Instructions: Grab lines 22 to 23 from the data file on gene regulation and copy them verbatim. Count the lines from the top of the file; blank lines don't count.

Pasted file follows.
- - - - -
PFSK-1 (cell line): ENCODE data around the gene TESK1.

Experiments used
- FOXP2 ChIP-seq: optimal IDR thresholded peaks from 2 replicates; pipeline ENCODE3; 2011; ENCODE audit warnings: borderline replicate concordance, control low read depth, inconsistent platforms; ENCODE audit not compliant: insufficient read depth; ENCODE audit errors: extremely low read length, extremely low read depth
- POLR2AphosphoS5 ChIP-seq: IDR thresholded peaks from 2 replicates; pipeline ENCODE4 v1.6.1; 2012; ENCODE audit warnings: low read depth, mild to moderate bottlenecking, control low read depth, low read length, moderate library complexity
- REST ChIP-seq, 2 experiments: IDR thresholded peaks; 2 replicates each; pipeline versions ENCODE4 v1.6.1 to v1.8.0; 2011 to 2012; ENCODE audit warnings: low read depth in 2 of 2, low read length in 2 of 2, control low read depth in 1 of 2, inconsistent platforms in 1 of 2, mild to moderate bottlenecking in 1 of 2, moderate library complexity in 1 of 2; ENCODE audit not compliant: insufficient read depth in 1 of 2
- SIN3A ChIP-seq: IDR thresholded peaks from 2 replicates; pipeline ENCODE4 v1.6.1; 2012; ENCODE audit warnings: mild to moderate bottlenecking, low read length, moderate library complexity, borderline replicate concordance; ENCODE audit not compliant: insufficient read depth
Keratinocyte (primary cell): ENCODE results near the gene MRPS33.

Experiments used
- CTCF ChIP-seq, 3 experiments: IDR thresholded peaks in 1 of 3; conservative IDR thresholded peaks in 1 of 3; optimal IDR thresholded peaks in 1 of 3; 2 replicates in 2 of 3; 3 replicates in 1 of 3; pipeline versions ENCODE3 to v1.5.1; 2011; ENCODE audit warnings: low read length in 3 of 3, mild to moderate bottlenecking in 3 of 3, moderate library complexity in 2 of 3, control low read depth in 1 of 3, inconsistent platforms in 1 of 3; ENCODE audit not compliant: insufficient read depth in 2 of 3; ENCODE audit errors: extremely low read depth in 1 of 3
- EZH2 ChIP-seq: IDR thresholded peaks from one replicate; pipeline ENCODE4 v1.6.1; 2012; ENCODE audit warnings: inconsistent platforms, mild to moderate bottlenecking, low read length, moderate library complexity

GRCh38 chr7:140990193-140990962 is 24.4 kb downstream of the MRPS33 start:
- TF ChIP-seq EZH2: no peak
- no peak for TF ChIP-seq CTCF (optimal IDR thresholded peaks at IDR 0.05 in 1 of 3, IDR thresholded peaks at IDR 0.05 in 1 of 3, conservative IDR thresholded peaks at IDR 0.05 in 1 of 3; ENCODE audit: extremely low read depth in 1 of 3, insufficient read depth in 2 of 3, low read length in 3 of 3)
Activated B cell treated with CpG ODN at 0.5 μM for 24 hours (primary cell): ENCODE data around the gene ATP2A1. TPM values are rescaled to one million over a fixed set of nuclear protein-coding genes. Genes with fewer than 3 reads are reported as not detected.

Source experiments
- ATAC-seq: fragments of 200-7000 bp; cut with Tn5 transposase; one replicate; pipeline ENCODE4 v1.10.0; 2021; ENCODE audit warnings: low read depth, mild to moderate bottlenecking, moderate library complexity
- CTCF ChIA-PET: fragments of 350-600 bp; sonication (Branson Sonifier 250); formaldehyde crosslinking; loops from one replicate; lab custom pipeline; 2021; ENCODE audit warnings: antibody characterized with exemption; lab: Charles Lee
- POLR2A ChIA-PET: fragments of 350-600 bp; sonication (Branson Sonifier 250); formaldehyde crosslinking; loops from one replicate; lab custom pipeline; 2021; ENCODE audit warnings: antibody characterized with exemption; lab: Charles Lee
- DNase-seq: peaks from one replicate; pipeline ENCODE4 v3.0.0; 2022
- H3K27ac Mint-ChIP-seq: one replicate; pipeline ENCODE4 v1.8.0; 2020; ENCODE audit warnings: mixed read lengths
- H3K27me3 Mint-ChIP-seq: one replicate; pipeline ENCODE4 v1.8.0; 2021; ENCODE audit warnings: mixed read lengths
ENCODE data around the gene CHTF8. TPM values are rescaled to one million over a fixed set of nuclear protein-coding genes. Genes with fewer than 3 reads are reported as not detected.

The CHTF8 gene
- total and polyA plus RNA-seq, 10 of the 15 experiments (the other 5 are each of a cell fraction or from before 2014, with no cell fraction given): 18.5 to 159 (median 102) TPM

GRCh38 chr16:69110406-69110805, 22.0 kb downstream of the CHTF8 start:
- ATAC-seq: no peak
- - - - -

ENCODE data around the gene CHTF8. TPM values are rescaled to one million over a fixed set of nuclear protein-coding genes. Genes with fewer than 3 reads are reported as not detected.

The CHTF8 gene